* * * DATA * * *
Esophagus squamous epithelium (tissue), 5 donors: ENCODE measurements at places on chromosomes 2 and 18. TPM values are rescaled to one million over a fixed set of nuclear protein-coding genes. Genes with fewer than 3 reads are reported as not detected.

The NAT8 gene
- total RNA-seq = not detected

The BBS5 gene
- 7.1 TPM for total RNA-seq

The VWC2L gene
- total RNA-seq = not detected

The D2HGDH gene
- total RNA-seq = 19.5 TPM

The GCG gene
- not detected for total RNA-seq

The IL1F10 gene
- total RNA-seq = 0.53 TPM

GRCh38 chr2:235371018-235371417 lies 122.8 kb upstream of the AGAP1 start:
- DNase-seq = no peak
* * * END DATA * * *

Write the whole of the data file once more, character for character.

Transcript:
Esophagus squamous epithelium (tissue), 5 donors: ENCODE measurements at places on chromosomes 2 and 18. TPM values are rescaled to one million over a fixed set of nuclear protein-coding genes. Genes with fewer than 3 reads are reported as not detected.

The NAT8 gene
- total RNA-seq = not detected

The BBS5 gene
- 7.1 TPM for total RNA-seq

The VWC2L gene
- total RNA-seq = not detected

The D2HGDH gene
- total RNA-seq = 19.5 TPM

The GCG gene
- not detected for total RNA-seq

The IL1F10 gene
- total RNA-seq = 0.53 TPM

GRCh38 chr2:235371018-235371417 lies 122.8 kb upstream of the AGAP1 start:
- DNase-seq = no peak